Numerous other tasks will occur to thoughtful readers, and the real value of them depends largely on the fact that a brother has thought them out for himself. Of this we may be sure, that if each of us earnestly desires to find some task to do we shall find it without much difficulty.
Nevertheless, we ought not to be content to restrict our service to members of our own fraternity. After all, we said that we wished to render ourselves more generally serviceable to our fellowmen, and in no way can we enhance the prestige of our beloved Order more adequately than by so acting as to lead the outside world to say "He is always willing to help because he is a mason." Here, again, a fine example has been set by the Boy Scout movement.
Many of my readers must have seen a reference in the papers to the fact that some years ago an American citizen was helped by a boy scout when in difficulty. He did not even find out the name of the boy, but he discovered that the ideal of a boy scout was to do at least one good turn every day. This so impressed him that when he got back to the United States he started a boy scout movement there. Now would it not be a fine thing if we had men coming into Freemasonry because they had found masons so will ing to help that they felt it to be an institution which they would like to support and spread throughout the whole globe? This, indeed, would be performing our allotted task while it is yet day, and at the end of our earthly career we should have no need to fear the night when no man can work.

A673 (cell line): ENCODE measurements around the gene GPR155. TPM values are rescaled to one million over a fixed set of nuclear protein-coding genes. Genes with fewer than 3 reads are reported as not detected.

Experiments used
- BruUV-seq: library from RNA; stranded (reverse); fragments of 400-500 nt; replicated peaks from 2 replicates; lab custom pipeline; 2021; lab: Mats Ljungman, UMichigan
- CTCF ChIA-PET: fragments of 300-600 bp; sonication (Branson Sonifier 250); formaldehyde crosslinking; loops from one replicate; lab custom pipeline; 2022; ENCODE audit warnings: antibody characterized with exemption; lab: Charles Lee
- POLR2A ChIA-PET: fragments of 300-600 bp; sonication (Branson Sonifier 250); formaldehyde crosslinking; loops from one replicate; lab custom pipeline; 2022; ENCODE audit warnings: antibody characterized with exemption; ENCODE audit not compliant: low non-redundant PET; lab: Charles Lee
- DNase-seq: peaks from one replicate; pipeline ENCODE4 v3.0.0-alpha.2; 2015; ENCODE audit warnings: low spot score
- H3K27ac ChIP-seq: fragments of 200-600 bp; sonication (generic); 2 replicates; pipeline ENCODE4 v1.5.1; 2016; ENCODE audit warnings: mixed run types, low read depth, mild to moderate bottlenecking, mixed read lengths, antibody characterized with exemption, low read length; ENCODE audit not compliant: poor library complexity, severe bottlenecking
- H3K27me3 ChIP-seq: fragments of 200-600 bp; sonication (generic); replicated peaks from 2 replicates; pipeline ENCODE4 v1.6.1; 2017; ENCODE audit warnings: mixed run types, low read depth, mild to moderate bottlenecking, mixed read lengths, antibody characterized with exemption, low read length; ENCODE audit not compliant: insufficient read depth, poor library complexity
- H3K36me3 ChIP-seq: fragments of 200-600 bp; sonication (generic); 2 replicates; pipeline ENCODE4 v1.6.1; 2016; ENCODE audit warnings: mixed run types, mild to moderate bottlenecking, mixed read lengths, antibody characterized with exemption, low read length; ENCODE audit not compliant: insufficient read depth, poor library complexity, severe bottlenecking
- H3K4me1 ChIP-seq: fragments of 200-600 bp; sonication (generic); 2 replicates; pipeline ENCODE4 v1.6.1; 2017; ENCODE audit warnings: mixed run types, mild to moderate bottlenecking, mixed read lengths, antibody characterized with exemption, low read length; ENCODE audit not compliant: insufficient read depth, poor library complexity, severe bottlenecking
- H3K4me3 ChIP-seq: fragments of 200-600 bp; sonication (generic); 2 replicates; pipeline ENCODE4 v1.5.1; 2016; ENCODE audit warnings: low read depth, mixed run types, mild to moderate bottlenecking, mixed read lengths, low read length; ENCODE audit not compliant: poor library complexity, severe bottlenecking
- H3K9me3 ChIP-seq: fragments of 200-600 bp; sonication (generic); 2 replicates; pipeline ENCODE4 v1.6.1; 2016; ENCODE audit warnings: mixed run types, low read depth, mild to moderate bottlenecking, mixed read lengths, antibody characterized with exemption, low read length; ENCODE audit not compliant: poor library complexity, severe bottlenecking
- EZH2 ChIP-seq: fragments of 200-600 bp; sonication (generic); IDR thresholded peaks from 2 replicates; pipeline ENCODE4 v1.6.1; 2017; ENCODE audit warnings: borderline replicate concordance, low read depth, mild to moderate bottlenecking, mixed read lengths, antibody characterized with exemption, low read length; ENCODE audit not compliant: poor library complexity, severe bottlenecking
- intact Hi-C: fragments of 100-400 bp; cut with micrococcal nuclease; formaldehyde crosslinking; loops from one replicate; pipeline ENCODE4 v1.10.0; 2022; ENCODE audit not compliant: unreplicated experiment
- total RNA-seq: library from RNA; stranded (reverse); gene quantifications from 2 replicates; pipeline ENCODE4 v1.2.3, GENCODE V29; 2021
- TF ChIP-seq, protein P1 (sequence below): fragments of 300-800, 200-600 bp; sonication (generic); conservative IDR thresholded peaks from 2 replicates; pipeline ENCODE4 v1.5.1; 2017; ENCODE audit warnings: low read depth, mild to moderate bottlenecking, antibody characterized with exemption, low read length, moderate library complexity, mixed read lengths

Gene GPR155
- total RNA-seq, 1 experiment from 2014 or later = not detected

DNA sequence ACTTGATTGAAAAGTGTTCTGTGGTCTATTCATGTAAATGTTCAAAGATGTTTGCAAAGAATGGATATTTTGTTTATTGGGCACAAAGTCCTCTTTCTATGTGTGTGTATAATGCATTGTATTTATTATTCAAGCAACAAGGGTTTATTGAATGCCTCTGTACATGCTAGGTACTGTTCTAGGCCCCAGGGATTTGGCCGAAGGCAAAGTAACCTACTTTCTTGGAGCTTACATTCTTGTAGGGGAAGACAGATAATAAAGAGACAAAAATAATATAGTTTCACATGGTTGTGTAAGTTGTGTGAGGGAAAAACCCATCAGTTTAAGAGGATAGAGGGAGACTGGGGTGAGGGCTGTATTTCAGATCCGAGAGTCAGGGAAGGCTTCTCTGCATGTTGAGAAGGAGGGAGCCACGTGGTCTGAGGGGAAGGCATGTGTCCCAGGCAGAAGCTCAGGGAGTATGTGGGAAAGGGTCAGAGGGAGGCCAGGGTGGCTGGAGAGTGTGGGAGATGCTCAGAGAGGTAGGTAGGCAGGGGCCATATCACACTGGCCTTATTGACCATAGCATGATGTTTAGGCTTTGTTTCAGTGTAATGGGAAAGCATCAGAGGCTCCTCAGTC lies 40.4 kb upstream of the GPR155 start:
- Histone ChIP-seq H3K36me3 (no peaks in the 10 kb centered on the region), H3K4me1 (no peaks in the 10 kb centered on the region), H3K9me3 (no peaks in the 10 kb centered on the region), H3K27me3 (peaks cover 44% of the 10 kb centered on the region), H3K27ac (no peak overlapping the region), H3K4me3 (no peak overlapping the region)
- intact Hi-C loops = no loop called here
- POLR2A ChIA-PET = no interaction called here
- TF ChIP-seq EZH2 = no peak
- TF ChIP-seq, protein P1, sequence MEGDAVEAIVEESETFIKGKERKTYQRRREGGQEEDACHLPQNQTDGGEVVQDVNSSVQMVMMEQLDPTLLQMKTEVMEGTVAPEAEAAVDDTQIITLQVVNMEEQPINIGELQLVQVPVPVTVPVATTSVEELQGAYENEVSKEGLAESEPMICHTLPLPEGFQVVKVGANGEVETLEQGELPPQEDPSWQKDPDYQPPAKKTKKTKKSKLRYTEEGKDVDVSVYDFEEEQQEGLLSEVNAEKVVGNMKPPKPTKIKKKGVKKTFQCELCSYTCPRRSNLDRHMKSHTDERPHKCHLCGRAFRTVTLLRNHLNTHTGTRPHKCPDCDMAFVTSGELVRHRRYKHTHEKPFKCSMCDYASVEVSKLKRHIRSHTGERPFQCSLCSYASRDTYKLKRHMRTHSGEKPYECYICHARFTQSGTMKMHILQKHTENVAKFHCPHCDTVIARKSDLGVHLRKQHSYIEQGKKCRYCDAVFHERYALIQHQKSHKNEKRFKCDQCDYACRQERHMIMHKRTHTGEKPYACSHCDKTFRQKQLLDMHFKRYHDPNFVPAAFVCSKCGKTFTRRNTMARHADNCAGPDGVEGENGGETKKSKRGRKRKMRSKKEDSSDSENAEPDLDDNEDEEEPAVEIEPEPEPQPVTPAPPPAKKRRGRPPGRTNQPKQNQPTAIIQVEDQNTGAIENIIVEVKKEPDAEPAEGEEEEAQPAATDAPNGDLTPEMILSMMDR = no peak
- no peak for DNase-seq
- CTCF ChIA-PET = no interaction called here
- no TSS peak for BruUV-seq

"The Common Gavel is to knock off all superfluous knobs and excrescences, and the chisel is to further smooth and prepare the stone for the hands of the more expert craftsman."
Before considering the moral significance of this sentence it is perhaps desirable to point out that the gavel is not strictly the same tool as the mallet or the setting maul. The tool with which the Master and the other Officers keep order is really a mallet. The gavel is the same as the Adze, which was the principal tool used by Asiatic workmen and by European masons up to the close of the Norman period. Norman work in stone was dressed and carved with this implement, and it was the introduction of the chisel in the 12th century which enabled the craftsmen to produce the more finished carvings and mouldings which constitute one of the characteristic features of early English architecture.